Duran Duran lose High Court battle over US rights to some of their hit songs

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The Independent Culture

Duran Duran members have lost a High Court battle over the US rights to some of their most famous songs.

Simon Le Bon and other members of the group had been arguing that US copyright laws gave them the right to call for a reversion of copyright after 35 years.

However lawyers for Gloucester Place Music Ltd successfully argued that English laws of contract prevented them from doing so.

They claimed that band members had breached music publishing agreements by serving notices to terminate the grant to the company of US copyrights in their first three albums: Duran Duran, Rio, and Seven and The Ragged Tiger, as well as their Bond theme 'A View To A Kill'.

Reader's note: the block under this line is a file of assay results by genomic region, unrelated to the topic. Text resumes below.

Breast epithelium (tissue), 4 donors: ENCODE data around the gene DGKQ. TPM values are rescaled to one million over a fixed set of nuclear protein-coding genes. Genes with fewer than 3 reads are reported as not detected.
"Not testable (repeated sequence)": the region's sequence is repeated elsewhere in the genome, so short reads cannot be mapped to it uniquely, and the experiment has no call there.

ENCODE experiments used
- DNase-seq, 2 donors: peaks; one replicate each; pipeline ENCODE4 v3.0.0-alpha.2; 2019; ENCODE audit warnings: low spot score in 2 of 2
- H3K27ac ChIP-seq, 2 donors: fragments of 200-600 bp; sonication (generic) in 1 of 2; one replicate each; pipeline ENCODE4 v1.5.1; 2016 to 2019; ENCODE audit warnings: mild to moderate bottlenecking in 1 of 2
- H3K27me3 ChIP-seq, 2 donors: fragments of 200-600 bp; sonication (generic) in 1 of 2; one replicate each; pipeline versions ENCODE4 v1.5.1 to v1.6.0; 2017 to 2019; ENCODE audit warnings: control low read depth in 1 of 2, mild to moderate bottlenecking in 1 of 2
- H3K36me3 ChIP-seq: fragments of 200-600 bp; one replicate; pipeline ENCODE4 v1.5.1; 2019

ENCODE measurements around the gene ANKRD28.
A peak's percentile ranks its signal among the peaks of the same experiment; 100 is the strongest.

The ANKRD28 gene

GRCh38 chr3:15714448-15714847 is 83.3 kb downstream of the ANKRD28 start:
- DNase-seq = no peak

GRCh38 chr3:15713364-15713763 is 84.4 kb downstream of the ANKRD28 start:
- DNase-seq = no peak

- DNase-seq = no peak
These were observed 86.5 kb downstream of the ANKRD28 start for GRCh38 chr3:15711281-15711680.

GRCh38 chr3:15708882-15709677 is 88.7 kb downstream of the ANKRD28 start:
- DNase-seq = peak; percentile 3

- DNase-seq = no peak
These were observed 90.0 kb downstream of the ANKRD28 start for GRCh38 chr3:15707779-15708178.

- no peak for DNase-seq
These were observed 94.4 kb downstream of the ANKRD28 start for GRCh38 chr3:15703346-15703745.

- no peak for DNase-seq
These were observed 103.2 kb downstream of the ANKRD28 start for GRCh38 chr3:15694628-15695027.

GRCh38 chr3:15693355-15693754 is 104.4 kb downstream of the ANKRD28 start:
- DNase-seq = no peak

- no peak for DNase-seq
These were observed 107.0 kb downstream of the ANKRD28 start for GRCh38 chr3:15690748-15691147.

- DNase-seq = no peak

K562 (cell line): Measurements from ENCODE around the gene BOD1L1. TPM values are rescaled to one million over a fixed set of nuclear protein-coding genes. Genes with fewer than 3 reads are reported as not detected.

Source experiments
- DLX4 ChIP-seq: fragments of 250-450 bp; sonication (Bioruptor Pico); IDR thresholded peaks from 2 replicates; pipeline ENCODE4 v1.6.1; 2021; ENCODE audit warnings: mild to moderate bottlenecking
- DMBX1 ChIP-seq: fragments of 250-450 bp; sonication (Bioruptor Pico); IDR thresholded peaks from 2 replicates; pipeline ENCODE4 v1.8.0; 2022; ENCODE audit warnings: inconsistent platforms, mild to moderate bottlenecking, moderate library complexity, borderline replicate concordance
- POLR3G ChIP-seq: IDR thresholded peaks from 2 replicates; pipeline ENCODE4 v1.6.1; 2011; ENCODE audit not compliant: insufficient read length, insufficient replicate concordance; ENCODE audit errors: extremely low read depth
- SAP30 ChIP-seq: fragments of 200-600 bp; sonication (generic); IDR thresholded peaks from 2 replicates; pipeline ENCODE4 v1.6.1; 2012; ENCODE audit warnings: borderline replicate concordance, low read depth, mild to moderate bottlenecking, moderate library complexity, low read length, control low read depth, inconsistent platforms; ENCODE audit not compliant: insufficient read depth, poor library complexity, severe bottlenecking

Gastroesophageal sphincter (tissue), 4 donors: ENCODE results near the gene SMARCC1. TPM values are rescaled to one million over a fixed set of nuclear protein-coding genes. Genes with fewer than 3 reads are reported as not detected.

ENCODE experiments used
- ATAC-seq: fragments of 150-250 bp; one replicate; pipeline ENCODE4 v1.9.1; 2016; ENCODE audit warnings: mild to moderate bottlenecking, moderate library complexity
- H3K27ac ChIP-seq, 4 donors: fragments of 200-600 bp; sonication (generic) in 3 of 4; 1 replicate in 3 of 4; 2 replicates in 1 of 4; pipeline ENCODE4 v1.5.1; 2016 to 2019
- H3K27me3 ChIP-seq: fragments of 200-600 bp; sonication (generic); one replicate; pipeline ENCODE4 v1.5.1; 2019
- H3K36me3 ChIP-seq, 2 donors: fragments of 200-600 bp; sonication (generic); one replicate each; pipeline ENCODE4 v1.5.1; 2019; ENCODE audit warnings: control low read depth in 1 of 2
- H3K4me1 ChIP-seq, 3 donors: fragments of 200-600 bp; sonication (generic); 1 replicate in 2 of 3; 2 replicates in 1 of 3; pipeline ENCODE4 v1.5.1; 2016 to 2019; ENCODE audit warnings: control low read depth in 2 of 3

The band released a string of hits including 'Hungry Like The Wolf' and 'Rio' after the release of their self-titled debut in 1981.

Under US law, songwriters have an 'inalienable right' to call for a reversion of copyright after 35 years. However Gloucester Place said the agreements with the Duran Duran members are governed by English laws of contracts.

The High Court ruling could prevent the pop group from seeking to claim back copyright in their first three albums.

The legal action was being viewed as a test case which could affect other UK songwriters who have signed similar agreements with publishing companies.